By Ryan Falkenberg, Co-CEO, CLEVVA

When it first became clear that various AI-enabled tools would play an important role in customer self-service, most prominently in the shape of chatbots, there was a lot of hope that they’d have a positive impact on company finances. Not only would they provide a better customer experience than traditional contact centres, they’d also do so at a much lower cost.

For most businesses, that hasn’t turned out to be the case. While most chatbots can deal with certain types of informational queries, almost all of the rest get sent back to live agents within call centres. This results in frustrated customers and the need to build a team of agents available to take over the live chat, 24/7.

With the emergence of highly capable virtual agents, this is set to change. These service specialists can effectively automate most known queries, issues and complaints without relying on human support. As a result, more queries get resolved via digital self-service channels without live agents. This leaves live agents to field the queries that are not bound by clear rules, and require more interpretation and personal judgement.

Digital ‘self-service’ powered by human agents cost more than you think

As more customers embrace digital, their expectations of real-time self-service increases. Where chatbots and other digital assistants struggle to resolve most contextual and complex queries, companies are forced to invest in human agents to step in. And while this allows more queries to be resolved digitally, it means the cost to serve remains high.

First off, there are the physical and infrastructural costs. Even if the organisation chooses to go a fully remote route, there are still the costs related to all the software and services that agents need to take the live chat.

Then even before an agent takes a live chat, there are many onboarding costs to consider, including recruitment, selection, and training. Those all take time too, further contributing to the costs incurred by the organisation. You also have to factor in that it takes agents time to get a proper handle on a new position (this can vary from 2 to 8 months, depending on the query range and complexity).

Additionally, there’s staff churn — meaning that organisations spend time and money training staff, only for them to leave. Of course, there are also the salaries of the contact centre agents and the quality assurance staff sitting behind those agents, checking that they did and said all the right things.

Oh, and let’s not forget the cost of retraining the staff every time a new product or update comes out as well as the lead time needed to ensure that everyone’s getting it right. It should hardly be surprising then that it often takes between four and six calls to resolve a query (more time and money).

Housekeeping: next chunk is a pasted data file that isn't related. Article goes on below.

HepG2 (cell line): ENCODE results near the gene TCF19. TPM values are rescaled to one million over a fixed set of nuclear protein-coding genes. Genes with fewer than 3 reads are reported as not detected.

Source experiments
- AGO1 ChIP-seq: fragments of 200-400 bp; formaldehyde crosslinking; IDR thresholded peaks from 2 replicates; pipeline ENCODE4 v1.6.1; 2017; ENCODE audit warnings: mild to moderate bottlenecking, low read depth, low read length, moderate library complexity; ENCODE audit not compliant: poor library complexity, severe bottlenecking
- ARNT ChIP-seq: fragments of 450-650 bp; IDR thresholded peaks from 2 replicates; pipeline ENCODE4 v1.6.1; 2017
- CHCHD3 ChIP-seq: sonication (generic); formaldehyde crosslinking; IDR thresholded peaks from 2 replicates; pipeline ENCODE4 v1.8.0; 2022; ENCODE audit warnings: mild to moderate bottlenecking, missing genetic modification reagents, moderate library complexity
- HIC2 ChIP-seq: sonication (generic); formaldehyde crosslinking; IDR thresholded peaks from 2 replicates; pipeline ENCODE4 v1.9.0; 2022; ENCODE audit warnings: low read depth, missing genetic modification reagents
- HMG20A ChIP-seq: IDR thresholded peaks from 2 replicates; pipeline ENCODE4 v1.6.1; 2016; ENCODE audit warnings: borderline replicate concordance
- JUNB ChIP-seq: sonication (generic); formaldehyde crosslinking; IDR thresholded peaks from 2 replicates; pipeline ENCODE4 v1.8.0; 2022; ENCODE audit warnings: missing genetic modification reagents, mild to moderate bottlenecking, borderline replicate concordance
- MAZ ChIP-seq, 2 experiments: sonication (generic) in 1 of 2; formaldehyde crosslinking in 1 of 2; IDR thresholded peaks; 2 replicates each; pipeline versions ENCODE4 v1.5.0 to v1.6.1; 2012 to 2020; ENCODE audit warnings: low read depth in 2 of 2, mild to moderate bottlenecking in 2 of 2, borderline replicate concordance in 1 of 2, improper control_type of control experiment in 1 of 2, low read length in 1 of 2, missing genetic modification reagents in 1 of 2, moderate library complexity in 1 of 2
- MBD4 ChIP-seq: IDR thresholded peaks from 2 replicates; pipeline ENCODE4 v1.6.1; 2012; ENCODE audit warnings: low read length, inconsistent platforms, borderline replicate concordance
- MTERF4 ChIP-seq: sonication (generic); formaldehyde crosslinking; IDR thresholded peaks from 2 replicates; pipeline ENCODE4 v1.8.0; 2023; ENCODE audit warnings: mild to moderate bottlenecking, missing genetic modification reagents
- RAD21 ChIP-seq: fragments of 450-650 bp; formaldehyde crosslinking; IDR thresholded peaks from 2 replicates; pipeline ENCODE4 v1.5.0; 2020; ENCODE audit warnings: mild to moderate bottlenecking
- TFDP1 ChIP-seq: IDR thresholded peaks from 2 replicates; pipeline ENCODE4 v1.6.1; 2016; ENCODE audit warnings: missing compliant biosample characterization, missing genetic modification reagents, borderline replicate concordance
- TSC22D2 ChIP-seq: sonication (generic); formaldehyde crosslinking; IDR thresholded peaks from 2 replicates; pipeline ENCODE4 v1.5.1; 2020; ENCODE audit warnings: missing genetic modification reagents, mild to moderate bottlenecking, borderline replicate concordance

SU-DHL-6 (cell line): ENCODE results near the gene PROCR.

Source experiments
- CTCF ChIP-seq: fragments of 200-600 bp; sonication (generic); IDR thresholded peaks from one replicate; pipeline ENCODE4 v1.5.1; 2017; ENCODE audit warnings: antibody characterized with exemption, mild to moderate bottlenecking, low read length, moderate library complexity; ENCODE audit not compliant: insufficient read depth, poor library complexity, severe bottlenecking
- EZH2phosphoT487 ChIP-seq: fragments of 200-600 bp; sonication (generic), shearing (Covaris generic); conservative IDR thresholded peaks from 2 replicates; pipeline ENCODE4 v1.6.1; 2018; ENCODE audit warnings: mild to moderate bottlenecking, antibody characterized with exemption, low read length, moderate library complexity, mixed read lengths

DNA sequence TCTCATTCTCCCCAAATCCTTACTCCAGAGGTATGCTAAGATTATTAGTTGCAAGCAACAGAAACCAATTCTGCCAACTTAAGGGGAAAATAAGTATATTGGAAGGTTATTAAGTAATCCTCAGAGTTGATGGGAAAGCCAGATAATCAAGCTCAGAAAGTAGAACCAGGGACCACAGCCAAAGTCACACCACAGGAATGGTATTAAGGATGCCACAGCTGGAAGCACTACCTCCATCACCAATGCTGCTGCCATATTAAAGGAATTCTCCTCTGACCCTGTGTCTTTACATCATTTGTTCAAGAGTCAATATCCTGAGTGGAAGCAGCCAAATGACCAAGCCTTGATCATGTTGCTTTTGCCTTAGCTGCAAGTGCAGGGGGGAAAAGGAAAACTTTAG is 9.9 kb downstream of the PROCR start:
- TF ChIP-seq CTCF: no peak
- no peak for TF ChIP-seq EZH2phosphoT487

Virtual agents reduce the cost to serve while improving the value of human agents

But it doesn’t have to be that way. There are many query types that could be automated and dealt with entirely by virtual agents, without requiring a human agent’s support. The costs to build, deploy and maintain these virtual agents is typically far lower than that of a live agent team. Other than the software that drives it, all you need is a small team of dedicated specialists who build the virtual agent’s brain and manage its performance across multiple digital channels. Within months, the virtual agent can be resolving huge volumes of queries unassisted.

On most accounts, the cost savings that can be realised from a high performing virtual agent are significant. But the value extends beyond this.  Virtual agents free up human agents for higher value interactions, such as closing a sale or retaining an unhappy customer. They deflect the queries that can be resolved by simply applying the right business rules to the customer’s context, and allow human agents to focus more on the engagements that get shaped more by psychology and emotion.

Incidentally, such an approach allows humans to utilise their natural strengths. We are, after all, much better at connecting with other humans using empathy, language and humour than we are at remembering sets of rules and reams of product information, the way traditional contact centre agents are expected to.

Beyond the savings

Virtual agents can significantly reduce your total cost to serve, while turning your human agents into relationship builders and revenue earners. They also enhance the total customer engagement experience. Customers no longer have to deal with limited chatbots that pass most queries to live agents anyway. Instead they can deal directly with a digital expert that can resolve most of their queries in one touch. And when they do deal with a human agent, they do so because they value the differentiating experience.